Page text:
Cooling rate (°Cmin
Figure 7.7 The frequency distribution of cooling rates recorded at an alpine site (a) Museum Rock and (b) Summit Rock in New Zealand.
Note: (i) at 0°C, (ii) at -3.1°C and (iii) at -4.5°C.
Source: Sinclair (2001). Oikos 93, 286-293, Blackwell Publishing.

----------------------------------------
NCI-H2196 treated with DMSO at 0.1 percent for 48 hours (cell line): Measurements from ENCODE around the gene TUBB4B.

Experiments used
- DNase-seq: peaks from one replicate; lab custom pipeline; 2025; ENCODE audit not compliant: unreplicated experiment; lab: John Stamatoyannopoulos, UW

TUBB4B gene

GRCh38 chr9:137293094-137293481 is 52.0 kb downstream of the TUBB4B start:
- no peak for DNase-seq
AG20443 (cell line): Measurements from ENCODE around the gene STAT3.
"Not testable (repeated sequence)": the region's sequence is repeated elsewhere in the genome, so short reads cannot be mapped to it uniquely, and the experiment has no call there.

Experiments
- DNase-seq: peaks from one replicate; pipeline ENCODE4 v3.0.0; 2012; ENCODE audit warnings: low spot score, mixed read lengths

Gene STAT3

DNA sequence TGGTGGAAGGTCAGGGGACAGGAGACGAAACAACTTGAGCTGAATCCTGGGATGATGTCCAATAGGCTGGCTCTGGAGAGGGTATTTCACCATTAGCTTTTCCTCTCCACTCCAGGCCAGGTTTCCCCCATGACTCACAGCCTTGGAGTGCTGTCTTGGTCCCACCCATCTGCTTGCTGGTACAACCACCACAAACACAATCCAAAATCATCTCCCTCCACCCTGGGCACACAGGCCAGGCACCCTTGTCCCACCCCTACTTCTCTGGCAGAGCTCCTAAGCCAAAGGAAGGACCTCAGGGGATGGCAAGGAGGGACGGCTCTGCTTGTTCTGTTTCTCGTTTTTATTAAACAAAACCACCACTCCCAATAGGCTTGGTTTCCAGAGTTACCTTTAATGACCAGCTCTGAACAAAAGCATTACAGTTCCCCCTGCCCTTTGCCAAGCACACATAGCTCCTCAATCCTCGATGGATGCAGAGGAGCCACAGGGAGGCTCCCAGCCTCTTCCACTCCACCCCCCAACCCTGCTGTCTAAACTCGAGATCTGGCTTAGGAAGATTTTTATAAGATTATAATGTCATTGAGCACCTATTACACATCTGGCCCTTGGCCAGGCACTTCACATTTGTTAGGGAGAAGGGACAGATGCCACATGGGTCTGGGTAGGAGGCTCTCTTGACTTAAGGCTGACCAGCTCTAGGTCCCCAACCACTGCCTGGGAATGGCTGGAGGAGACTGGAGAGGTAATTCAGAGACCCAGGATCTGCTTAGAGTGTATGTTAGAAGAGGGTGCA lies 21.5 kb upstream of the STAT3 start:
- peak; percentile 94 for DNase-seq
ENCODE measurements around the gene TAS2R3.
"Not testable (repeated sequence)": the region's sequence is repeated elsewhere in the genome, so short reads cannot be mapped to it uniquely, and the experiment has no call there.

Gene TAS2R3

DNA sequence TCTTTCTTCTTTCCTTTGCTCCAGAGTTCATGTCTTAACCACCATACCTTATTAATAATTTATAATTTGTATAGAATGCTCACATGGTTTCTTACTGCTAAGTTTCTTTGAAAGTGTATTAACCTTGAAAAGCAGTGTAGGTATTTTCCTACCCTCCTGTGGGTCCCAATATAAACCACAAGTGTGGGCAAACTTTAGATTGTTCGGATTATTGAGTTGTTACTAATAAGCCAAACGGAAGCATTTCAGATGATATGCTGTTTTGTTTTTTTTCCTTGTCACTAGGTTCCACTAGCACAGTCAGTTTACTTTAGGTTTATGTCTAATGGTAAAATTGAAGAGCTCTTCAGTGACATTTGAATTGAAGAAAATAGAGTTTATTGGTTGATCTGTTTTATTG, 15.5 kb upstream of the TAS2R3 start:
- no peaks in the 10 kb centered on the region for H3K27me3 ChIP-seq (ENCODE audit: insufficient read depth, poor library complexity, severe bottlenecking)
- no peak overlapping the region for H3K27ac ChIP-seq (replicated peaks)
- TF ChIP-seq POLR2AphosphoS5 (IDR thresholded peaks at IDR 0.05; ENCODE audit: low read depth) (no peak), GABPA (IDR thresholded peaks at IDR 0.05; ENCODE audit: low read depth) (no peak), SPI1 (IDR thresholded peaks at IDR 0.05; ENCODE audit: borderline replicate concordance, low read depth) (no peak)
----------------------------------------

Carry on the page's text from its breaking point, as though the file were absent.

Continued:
number of warm days declines with latitude. It is this variation that is likely to be at the root of clinal variation of the 56H8 hsp70 allele of Drosophila melanogaster (Bettencourt et al. 2002). In alpine New Zealand, measurements of the temperature in microhabitats of the cockroach Celatoblatta quin-quemaculata and laboratory examination of critical temperatures indicated that there is substantial inter-annual variation in the risks of mortality (Sinclair 2001a). This variation is due mostly to the absence of well-developed snow cover in El Niño years. Moreover, cooling rates in field habitats differ substantially from those used in the laboratory, highlighting the need for more accurate information on microclimates to provide appropriate experimental conditions (Fig. 7.7). This work also highlights the substantial effect that increasing environmental variability, as a consequence of global climate change, might have on insects.
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